ANNULMENT OF MARRIAGE
Annulment is a legal procedure for declaring a marriage null and void. Unlike divorce, it is usually retroactive, meaning that an annulled marriage is considered to be invalid from the beginning almost as if it had never taken place (though some jurisdictions provide that the marriage is only void from the date of the annulment. In legal terminology, an annulment makes a voidable marriage null. If a marriage is void ab initio, then it is automatically null, although a declaration of nullity is required to establish this. The process of obtaining a declaration of nullity is similar to an annulment process.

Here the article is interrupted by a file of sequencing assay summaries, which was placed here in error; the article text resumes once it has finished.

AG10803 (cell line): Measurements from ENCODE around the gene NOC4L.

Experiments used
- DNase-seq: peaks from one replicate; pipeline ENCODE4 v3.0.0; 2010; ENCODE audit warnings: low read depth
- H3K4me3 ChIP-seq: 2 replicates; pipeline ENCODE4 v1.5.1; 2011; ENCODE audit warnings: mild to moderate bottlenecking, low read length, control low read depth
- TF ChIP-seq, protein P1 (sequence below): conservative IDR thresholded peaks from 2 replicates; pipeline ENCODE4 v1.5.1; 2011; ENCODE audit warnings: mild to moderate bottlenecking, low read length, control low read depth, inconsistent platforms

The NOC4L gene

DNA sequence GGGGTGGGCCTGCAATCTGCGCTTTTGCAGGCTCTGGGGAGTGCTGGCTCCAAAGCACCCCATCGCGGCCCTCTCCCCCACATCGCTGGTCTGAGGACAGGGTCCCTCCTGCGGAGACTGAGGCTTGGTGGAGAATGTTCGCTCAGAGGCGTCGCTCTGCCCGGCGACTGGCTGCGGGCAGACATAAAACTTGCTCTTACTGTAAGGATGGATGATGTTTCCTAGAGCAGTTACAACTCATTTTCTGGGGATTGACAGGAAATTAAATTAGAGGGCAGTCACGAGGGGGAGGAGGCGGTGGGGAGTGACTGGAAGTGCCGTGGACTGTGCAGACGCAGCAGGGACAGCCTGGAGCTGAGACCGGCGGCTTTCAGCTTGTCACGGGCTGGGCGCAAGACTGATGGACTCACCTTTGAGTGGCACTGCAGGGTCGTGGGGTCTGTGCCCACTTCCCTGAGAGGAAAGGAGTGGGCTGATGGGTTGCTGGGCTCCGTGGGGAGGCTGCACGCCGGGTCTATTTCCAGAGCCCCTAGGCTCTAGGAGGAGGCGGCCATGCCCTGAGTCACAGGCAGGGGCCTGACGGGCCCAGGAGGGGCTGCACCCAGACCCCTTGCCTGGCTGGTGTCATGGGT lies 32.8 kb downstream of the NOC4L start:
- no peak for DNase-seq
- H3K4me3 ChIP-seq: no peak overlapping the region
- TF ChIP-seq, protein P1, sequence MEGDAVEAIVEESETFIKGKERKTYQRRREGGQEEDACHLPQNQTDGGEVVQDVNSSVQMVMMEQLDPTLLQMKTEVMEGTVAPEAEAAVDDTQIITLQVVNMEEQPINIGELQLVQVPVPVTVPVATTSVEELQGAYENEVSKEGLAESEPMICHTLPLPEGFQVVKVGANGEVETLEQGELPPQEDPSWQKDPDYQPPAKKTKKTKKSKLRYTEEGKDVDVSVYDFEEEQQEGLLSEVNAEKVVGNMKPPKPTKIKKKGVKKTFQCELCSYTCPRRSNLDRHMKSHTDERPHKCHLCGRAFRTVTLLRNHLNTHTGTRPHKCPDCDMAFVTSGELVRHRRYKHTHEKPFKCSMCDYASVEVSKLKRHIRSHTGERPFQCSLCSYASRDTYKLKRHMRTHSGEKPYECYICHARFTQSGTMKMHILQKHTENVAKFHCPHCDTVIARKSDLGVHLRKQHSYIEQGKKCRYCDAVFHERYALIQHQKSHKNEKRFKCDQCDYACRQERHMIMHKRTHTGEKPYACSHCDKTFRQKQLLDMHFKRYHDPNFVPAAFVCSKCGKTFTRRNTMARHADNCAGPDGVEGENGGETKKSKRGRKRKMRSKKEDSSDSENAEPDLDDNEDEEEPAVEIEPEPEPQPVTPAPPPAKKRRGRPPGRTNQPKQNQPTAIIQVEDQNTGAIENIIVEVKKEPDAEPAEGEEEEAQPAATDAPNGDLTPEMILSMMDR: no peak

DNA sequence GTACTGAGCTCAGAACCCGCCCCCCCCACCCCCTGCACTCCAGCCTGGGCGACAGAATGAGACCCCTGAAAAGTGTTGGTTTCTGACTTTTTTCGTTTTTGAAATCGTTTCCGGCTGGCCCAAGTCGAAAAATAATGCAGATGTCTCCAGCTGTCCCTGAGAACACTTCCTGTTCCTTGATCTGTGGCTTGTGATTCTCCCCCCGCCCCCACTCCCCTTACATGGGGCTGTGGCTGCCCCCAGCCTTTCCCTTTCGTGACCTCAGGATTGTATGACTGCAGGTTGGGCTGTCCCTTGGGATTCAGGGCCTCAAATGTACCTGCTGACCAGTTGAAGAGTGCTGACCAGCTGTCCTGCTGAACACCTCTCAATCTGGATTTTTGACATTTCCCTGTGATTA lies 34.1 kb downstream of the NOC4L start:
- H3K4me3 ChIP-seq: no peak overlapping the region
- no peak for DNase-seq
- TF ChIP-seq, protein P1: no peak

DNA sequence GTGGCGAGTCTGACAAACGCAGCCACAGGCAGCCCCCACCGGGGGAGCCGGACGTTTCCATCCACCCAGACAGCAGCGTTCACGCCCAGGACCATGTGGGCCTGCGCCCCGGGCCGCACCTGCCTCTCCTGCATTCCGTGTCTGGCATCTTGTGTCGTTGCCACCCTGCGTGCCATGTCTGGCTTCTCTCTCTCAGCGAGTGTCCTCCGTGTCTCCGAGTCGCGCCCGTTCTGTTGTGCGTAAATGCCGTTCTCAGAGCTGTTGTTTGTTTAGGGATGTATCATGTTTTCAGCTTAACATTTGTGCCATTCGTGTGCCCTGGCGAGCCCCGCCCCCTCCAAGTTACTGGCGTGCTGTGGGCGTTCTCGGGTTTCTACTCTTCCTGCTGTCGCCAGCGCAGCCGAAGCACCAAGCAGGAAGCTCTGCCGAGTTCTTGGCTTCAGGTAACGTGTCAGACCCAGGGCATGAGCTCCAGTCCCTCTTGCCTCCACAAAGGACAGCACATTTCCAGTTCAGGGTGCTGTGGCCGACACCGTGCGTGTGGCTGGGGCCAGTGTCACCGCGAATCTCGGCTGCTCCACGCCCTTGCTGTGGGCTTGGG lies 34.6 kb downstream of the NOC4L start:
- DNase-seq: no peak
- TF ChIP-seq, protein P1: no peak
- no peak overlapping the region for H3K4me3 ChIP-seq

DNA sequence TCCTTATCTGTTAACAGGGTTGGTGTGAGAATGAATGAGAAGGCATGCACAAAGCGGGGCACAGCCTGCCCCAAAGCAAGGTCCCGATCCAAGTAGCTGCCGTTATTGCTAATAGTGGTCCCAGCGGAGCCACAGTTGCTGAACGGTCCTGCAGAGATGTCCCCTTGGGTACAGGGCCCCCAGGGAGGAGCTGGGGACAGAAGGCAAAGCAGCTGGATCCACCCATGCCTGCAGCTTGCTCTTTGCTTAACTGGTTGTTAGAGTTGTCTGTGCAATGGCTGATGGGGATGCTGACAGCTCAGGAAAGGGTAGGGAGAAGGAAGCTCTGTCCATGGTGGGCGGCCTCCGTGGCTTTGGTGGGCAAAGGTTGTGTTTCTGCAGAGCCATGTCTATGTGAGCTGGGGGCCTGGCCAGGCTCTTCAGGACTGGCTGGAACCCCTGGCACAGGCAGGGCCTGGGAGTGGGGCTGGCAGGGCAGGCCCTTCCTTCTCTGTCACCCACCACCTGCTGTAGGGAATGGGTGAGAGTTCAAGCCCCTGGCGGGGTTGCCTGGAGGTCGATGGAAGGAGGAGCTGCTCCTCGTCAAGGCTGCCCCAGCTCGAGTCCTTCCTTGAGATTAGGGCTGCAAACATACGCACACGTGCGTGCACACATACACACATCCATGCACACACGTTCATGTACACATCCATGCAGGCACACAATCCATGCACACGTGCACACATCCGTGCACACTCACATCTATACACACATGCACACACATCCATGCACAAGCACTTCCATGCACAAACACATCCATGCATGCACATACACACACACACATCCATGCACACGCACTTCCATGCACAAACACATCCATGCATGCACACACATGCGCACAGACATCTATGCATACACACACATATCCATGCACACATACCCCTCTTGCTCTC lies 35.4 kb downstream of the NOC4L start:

A petition for the annulment of marriage is moved on certain grounds specified in various matrimonial laws. Once a petitioner is successful in proving its case, marriage is declared null and void. Resultantly, the court considers that the marriage has not taken place at all and the tag of the ‘divorcee’ is not attached. Annulment of marriage is very important in the scheme of matrimonial laws as there is no point in carrying the burden of divorce in cases where marriage has been solemnized on the strength of fraud or where the marriage is solemnized despite the fact that the responding spouse was already married.